Active desks – a step too far?

April 10, 2013

LakeDistrictViewApple crumble & custard. Morecambe & Wise. Long walks & the Lake District. Some combinations just work well together.

Other pairings may be worthy individually but less so when united. I would put driving & texting, Rachel & Joey, walking & typing, and cycling & mousing into the latter category.

Treadmill DeskRecent discussions and headline-grabbing stories about the adverse effects of long-term sitting have brought “active desks” back into the limelight. (Active desks provide the user with facilities to walk, cycle or even use a recumbent elliptical trainer when working at an appropriate height desk). I first saw these at an exhibition in the US several years ago and, despite the plausible sales pitch, I was sceptical from the outset.

My issue with these products is that, like physio balls and kneeling chairs before them, their application in the workplace can be misunderstood and, as a result, misapplied.

Walking and other forms of exercise are obviously “a good thing” but how can you combine this effectively with computer work (which is what the majority of us do at our desk most of the time)?

Passive audio/video activities (webinars, podcasts) are viable with an active workstation – after all, we can watch TV whilst exercising  in the gym. By contrast, typing and mousing require a level of accuracy best accomplished when the upper body is stationary. Productivity will therefore decline significantly. For example, users report dramatic increases in typing errors.

Like physio balls, which are highly effective in their proper context (to strengthen core stability muscles through a proper exercise programme), use in the workplace can be counter-productive or even injury-inducing.

In my view, traditional sit-stand workstations, in combination with other exercise methods, are a better solution (and not just because we sell them!). Not only are they cheaper, they also give the user the opportunity to enjoy a mix of sitting and standing activities throughout the day.  This should always be combined with training and education about other simple activities like stretching breaks, walking meetings, using the stairs, parking at the opposite end of the car park and the many other ways that individuals can improve their health and their productivity without any cost to themselves or their employer.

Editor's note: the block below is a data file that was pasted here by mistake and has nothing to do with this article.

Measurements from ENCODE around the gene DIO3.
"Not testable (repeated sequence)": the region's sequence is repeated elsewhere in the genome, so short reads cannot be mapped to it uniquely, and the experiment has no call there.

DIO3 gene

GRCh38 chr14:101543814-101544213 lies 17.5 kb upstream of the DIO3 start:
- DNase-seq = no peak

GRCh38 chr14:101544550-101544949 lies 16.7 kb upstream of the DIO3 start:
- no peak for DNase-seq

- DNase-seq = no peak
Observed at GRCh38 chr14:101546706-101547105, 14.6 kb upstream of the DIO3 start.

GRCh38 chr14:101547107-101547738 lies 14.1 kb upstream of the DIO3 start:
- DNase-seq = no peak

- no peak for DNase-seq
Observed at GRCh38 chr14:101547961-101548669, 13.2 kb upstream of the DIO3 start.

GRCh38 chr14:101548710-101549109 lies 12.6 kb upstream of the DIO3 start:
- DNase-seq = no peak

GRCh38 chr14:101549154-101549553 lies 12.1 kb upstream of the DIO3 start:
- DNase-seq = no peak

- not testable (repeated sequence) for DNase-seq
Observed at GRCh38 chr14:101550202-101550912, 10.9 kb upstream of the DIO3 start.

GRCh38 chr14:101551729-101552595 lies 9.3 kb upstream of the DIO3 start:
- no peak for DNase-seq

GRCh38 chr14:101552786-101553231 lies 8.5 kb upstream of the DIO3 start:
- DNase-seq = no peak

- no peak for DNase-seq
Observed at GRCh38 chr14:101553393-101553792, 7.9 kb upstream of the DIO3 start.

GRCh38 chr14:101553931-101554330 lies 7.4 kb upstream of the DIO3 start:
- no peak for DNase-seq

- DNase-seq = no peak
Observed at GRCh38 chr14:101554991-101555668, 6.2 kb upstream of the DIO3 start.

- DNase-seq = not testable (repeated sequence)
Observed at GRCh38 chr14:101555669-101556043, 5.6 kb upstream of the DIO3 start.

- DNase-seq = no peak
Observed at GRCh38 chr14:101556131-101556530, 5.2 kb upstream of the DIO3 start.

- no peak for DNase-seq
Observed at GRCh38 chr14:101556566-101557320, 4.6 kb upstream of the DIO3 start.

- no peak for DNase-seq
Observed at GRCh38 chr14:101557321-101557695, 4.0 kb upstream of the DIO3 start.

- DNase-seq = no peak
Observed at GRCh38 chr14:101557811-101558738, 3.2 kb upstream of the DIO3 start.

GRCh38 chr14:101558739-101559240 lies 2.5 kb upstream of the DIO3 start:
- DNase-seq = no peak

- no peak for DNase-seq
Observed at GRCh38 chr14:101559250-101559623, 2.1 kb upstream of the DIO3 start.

Car ParkPerhaps my subject should be “Active desks – What’s the point?”

I hope I can look forward to some heated debate about this topic – either online or in person!

Time to Hang Out at the Office?

April 1, 2013
Suspensis Incredulum Integrated Inverted Workstation

The Suspensis Incredulum Integrated Inverted Workstation

We would not normally announce a new product on a Bank Holiday (it’s Easter Monday in the UK) but I couldn’t wait any longer with this news. In fact I couldn’t even wait until noon today!

Working with internationally acclaimed designer & researcher, Rif Loopal, we are delighted to announce the unique Suspensis desk range and, specifically the Incredulum model pictured here.

Rif explains, “The Suspensis Incredulum Integrated Inverted Workstation evolved from my fascination with the debate about sitting and standing at work and the arrival of some radical solutions such as the walking/cycling desks now appearing in the workplace”.

The grey-headed flying fox hangs upside down all day and works night shifts without evidence of musculo-skeletal injury

The grey-headed flying fox hangs upside down all day and works night shifts without evidence of musculo-skeletal injury

He continues, “I have recently spent some time in Australia observing the Grey Headed Flying Fox (Pteropus poliocephalus).  This fruit bat hangs upside down all day without any evidence of adverse effects. Indeed, I have made a number of Google searches for “musculo-skeletal injuries in work-age fruit bats” and found nothing at all. Some may argue that the very healthy fruit-based diet of this creature is a major contributor to its resilience but I would also contend that they work a lot of night shifts, so it’s not by any means an easy life. These experiences inspired me to design this product”

On the basis of his research, Rif has worked with us for several months to create the workstation illustrated here. The benefits are obvious: no slouching, no risk of spinal disk compression and no possibility of cluttering up the work area with unnecessary papers, to name just a few.

A range of accessories will followRif is already working on a range of complementary accessories.  He tells us, “The computer mouse has been the biggest issue – people keep dropping it. The simple and immediate answer (illustrated here) is to use a rollerbar mouse attached to the desk but that doesn’t suit everybody so we are working on a traditional mouse that is helium-filled.  Early field trials suggest that some users may also decide to invest in a crash helmet and some high impact rubber matting”.

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